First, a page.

As coronavirus death rates multiply, these monks are giving away caskets

This article appears in the Coronavirus feature series. View the full series.

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Monks make cremation urns at New Melleray Abbey near Dubuque, Iowa. (AP/RNS/Mark Hirsch)

They live secluded lives in a stone abbey near a privately owned forest in a rural part of eastern Iowa.

But the Trappist monks of New Melleray Abbey are not closed off from the world's troubles.

Last week, in response to the coronavirus, the 22 monks living in the abbey, about 13 miles from Dubuque, decided to offer pine caskets to financially strapped families with members who have died from Covid-19.

So far they have not advertised beyond the Trappist Caskets website, and the orders have just begun to trickle in.

On April 2, a family that lost five members to the virus asked for caskets. On April 3, five more requests came in.

The monks decided early on to close their guest house and church so as not to contribute to the spread of the disease.

But they wanted to do more. The men, who range in age from their late 30s to early 90s, had been offering free child caskets for years. Now they decided to offer adult pine caskets as well. (Shipping costs are not included.)

"Our traditional mode of showing hospitality has come to a halt," said Abbot Mark Scott. "By offering these caskets to people in need, it's another way to extend traditional monastic hospitality."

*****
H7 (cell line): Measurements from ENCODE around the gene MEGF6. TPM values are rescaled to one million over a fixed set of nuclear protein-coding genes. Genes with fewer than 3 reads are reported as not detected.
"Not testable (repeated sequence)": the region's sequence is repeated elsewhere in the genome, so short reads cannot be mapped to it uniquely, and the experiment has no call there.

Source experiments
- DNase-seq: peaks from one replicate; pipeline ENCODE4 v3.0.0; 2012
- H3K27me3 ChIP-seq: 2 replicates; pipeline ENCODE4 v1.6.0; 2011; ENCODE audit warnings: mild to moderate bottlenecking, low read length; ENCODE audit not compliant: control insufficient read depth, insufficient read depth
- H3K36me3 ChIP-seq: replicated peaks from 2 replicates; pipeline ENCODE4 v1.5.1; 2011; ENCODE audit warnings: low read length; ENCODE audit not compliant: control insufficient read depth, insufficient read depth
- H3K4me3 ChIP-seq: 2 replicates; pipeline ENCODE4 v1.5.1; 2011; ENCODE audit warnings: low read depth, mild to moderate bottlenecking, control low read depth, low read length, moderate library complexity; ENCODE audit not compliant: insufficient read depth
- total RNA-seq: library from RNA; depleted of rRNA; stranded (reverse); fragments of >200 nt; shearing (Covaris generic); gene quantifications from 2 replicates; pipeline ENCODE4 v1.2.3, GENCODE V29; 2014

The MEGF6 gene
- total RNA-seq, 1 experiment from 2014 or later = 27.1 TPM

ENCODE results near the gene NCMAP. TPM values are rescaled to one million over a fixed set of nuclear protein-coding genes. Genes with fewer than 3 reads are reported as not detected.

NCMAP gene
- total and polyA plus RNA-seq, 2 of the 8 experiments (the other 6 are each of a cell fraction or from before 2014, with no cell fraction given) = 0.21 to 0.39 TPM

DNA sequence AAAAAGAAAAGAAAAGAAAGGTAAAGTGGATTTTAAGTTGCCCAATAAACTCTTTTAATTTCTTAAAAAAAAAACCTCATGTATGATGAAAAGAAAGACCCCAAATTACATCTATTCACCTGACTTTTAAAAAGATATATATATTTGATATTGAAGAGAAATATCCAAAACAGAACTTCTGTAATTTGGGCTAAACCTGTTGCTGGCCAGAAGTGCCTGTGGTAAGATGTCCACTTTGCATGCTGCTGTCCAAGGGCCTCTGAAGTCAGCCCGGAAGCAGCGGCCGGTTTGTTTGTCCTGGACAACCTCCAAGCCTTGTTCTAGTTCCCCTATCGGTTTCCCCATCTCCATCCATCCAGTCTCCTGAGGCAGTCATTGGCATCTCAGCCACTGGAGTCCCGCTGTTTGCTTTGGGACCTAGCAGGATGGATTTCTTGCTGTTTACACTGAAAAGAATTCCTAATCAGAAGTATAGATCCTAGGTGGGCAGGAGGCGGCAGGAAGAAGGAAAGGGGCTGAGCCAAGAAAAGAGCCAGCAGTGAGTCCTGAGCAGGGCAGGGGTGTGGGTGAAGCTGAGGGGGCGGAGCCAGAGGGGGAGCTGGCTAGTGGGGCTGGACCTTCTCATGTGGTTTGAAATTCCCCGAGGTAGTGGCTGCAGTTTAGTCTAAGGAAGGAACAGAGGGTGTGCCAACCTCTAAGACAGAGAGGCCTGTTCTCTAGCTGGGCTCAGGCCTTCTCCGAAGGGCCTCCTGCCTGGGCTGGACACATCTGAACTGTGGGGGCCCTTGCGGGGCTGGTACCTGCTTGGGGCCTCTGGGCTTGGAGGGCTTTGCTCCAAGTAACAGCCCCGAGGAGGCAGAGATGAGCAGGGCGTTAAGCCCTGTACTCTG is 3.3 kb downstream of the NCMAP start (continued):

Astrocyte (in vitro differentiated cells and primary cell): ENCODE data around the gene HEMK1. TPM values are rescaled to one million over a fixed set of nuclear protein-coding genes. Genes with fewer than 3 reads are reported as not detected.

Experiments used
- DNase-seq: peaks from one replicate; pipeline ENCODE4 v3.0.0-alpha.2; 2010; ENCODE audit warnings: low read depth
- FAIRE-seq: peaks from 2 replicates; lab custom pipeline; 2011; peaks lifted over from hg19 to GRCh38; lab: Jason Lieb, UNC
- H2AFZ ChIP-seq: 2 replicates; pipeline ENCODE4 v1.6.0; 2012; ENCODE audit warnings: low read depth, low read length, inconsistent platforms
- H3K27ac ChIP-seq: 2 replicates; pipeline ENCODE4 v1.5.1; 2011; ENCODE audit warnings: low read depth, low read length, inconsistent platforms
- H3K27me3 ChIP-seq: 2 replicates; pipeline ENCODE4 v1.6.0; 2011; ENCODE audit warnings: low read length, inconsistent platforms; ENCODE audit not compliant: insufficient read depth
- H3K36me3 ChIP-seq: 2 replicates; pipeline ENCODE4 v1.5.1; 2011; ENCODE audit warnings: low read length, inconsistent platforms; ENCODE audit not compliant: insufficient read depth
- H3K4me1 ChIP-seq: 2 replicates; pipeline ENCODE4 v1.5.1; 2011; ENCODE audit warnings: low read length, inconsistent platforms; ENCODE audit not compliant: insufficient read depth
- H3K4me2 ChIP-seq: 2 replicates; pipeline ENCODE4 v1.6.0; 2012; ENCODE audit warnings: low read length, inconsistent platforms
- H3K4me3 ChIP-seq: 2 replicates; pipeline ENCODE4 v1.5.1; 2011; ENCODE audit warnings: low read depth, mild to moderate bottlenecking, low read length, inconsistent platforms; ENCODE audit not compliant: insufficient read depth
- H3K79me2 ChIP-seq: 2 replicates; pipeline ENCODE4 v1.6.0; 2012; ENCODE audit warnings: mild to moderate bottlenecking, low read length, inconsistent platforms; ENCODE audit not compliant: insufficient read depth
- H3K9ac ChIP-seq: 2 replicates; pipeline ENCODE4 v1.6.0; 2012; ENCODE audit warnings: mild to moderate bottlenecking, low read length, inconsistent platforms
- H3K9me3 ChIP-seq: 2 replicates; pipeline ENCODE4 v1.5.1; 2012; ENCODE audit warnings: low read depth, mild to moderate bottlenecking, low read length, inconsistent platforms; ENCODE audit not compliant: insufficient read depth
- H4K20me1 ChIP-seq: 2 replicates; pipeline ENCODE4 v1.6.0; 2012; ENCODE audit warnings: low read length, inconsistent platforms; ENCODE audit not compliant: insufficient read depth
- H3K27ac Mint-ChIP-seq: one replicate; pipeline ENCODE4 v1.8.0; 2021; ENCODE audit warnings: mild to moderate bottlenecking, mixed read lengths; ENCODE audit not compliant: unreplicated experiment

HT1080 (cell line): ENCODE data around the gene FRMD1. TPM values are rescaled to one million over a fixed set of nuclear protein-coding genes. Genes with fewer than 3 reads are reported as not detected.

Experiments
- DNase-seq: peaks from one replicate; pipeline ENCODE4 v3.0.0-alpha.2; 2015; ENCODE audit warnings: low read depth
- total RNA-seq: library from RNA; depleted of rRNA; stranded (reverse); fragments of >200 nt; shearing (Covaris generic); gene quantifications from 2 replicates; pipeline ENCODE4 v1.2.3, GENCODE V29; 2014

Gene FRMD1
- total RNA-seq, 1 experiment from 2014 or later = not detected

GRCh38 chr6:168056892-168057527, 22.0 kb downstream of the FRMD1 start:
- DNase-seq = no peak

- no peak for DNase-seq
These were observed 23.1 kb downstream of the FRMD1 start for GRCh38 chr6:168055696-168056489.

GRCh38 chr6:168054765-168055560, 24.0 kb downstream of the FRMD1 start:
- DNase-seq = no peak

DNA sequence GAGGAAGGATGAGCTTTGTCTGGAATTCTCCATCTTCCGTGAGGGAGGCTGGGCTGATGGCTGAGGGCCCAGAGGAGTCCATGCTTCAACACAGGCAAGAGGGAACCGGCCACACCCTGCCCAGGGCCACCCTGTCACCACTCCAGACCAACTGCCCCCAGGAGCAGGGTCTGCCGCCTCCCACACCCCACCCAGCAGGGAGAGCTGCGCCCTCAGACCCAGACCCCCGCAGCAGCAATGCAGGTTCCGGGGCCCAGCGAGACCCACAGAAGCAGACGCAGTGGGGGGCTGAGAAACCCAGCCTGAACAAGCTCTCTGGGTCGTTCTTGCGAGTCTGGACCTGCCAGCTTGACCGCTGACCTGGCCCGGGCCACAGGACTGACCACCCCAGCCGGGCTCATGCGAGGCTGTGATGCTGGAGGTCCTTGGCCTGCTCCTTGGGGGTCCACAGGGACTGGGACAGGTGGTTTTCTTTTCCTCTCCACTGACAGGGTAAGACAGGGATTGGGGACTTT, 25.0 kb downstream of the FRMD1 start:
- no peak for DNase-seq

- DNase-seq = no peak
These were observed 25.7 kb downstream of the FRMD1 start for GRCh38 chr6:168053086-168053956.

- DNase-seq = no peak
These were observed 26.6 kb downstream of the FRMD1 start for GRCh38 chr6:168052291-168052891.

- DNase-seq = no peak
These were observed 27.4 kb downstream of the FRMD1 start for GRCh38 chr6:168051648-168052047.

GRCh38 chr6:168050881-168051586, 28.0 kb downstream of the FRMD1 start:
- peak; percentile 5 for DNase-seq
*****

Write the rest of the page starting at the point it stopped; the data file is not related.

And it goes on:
The near-national shutdown has taken an especially tough toll on minorities and people with low incomes. More than 6.6 million people filed for unemployment from March 22 to 28, according to the Department of Labor.

With deaths mounting — more than 6,000 have died in the U.S. alone, and experts expect thousands more — the need is only expected to grow. 

Trappist Caskets cost between $1,200 and $1,500. The company ships about 40 caskets and 25 cremation urns in a typical week, said Sam Mulgrew, a layman who directs the business.

The monks who rely on the business as their main source of revenue, are happy to keep it small.  

"They don't want a business that creates unnecessary burdens for them," said Mulgrew.

They grow their own trees on 1,600 acres of forest — the state's second-largest privately owned forest. They harvest mature pine, walnut and oak hardwoods and occasionally supplement lumber from other vendors.

They care about the environment and plant native saplings.

The New Melleray monastery was founded in 1849, and for years the monks farmed the land. That became unsustainable in the late 1990s and the monks transitioned to making and selling caskets.

They follow the Rule of St. Benedict, whose motto is "pray and work."

Chief among the Benedictine values is "love of Christ and neighbor."

So though they don't engage outside the abbey grounds, the monks do have access to the internet and in normal times receive visitors.

Their commitment to helping at this time is all-encompassing.

"We have to keep some caskets in inventory, to honor caskets that have been purchased by customers in advance," Milgrew said. "But the monks are prepared to give away all their caskets — even to shut down and rebuild."


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